C4ISR is reporting LTG Paul Nakasone, current Commander of the United States Army Cyber Command, has been nominated for the dual-hat position of Commander of US Cyber Command and the Director of the National Security Agency:

According to the congressional record, Nakasone was nominated for his fourth star Feb. 8.

Cyber Command is currently in the throes of elevating to a full unified combatant command. The elevation is expected to become official following Nakasone’s confirmation by the Senate.

Nakasone’s nomination for both jobs shows that the Trump administration is not using the retirement of current commander and director Adm. Michael Rogers’s to split the dual hat arrangement as some in the national security community had expected.

Nakasone appears to be a solid selection. Since he has been with ARCYBER for quite some time, he should have a deep understanding of signals intelligence and cyber defense, while at the same time capable of leading a cyber-oriented organization.

What I find most interesting in the small article is how Congress is not yet ready to split Cyber Command away from the NSA, even though, for all intents and purposes, the decision has been made. It will be interesting to see how the elevation of USCYBERCOMMAND from sub-unified to full Combatant Command, and the divorce from NSA, will affect its capabilities. I am a bit hesitant to get excited about the move, but remain optimistic.

United States Cyber Command is designing a system to stay ahead of hackers but apparently they are currently incapable of acquiring technology to automate this functionality:

U.S. Cyber Command is building a massive, electronic system to provide an overview of the vulnerabilities of the military’s computer networks, weapons system and installations and help officials prioritize how to fix them, its deputy commander said on Thursday.

Lieutenant General Kevin McLaughlin told Reuters officials should reach agreement on the framework within months, turning the system into an automated “scorecard” in coming years.

McLaughlin said the effort grew out of a disturbing report released earlier this year by the Pentagon’s chief weapons tester, Michael Gilmore. The report warned that nearly every major U.S. weapons system was vulnerable to cyber attacks, and an escalating number of attacks on U.S. computer networks by Russia and China.

Cyber Command staff would do the initial data entry by hand, but the goal was to create a fully automated system that would help defense officials instantaneously detect and respond to any attacks, McLaughlin said after a speech at the annual Billington Cybersecurity Summit.

Here we are in 2015 and US Cyber Command is developing a program designed to perform initial data entry manually. Seriously?

Defense News commentary on United States Cyber Command’s fifth birthday and whether or not the command is showing signs of maturity:

By 2016, it seeks to have completely built out the new Cyber Mission Force: 13 national mission teams with eight national support teams; 27 combat mission teams with 17 combat support teams; 18 national cyber protection teams (CPTs); 24 service CPTs; and 26 combatant command and DoD Information Network CPTs.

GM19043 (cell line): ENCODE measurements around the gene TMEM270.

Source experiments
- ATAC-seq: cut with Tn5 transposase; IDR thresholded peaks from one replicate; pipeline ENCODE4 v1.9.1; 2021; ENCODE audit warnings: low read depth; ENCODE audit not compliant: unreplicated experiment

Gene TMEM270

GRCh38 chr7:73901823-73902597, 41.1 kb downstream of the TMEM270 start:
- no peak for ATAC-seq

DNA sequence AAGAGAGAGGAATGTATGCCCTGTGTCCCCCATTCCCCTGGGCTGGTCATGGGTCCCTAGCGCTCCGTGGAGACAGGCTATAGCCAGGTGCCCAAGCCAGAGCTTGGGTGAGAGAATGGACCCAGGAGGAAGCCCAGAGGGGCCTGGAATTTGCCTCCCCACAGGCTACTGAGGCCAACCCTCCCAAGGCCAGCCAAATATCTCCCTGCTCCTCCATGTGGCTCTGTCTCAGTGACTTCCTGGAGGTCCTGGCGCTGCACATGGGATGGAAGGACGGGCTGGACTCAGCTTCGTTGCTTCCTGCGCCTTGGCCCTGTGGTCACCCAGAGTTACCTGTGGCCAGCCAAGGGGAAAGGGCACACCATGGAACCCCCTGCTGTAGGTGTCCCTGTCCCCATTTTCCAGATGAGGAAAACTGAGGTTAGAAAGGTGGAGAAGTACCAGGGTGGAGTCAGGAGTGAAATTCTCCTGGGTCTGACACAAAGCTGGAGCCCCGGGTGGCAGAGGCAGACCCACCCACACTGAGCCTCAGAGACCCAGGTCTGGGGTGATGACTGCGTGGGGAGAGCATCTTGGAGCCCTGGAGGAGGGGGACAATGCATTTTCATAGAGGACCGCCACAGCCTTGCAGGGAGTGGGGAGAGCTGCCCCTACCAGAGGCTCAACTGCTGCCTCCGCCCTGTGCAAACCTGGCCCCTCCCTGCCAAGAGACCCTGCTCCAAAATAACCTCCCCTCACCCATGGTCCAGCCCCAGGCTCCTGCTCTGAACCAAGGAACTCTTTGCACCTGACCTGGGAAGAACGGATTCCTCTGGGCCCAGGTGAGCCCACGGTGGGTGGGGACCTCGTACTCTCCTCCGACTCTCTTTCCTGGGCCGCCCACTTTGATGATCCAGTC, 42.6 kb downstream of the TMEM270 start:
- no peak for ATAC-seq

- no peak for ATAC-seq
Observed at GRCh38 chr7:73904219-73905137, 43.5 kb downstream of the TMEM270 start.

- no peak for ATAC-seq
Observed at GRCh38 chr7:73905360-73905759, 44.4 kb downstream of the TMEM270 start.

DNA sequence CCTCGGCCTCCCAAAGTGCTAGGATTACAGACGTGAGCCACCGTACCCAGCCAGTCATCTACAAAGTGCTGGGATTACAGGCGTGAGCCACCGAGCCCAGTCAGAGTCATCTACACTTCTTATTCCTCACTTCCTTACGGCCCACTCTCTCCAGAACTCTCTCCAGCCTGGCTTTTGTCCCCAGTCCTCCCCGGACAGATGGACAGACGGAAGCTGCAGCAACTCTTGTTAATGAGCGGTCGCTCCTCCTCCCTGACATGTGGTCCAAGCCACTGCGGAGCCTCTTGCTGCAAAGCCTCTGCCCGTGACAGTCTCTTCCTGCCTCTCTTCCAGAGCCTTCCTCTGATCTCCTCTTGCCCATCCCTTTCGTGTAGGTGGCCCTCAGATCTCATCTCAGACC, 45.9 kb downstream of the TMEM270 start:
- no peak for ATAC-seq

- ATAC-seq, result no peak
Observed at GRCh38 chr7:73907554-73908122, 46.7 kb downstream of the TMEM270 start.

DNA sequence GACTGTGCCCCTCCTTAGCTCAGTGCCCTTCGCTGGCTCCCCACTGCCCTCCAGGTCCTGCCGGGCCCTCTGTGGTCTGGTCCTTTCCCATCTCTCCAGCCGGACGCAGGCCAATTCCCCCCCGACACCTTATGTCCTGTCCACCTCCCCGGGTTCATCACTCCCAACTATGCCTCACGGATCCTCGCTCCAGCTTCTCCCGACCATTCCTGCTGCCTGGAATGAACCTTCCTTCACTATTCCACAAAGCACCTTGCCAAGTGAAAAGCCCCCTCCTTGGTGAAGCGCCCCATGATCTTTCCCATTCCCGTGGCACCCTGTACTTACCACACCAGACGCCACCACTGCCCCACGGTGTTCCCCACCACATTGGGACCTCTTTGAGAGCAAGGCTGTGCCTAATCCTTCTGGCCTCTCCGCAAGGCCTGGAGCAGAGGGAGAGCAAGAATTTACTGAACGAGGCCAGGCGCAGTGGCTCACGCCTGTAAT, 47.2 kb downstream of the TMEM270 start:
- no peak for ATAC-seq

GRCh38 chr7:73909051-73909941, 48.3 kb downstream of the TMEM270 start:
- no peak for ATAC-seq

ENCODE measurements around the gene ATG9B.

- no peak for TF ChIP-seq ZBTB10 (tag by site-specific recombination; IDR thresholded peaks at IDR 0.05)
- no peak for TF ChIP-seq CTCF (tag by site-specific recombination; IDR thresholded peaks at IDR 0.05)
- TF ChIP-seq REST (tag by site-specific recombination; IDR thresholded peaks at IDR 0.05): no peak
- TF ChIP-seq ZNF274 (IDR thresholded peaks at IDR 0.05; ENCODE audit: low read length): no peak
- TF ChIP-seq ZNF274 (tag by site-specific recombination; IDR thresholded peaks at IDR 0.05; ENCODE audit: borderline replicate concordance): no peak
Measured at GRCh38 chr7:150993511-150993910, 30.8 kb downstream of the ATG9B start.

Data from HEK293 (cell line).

In the meantime, Cyber Command still wants to be treated as a unified, full-scale combatant command, not a sub-unified command answering to Strategic Command.

Once the Cyber Mission Force is in place, the Pentagon will rethink whether Cyber Command should remain a sub-unified command — or maybe even a separate service.

But core questions remain: Is America’s cyber power really the military, or the IT and cybersecurity sectors? Can a nation pursue hard cyber power without compromising its soft power and IT sector? Does being feared in cyberspace actually lead to better national security and economic outcomes?

Nextgov on the United States military’s Cyber Command now saying its recent Cyber National Mission Force contract will be out once again this autumn:

The original solicitation, released April 30, was itself a revised version of a December 2014 draft request for proposals. The draft and final contracts both strove to reconcile the command’s needs with cyber market realities.

But soon after the final iteration was published, Defense Department officials said they needed more time to answer questions from cybersecurity vendors and extended the deadline for proposals to June 19.

And on May 21, officials jettisoned the whole five-year plan. At the time, contracting officials said they had to weigh whether a different acquisition strategy could better serve CYBERCOM’s needs.

“In the evolving cyber environment, we will continuously assess our contracts to ensure that we get the best products and outcomes at the best price,” the CYBERCOM official said Thursday.

DOD now anticipates “reissuing the RFP” within the fiscal year 2015 time frame, which ends Sept. 30, the official said.

The purpose of the rescinded solicitation was to help position the so-called Cyber National Mission Force. The Pentagon made the move to outsource expertise “to streamline USCYBERCOM’s acquisition of cyber mission support capabilities and services, information technology services, and cyber professional services” across multiple disciplines “under a centralized structure,” according to the initial contracting documents.

Previous coverage here.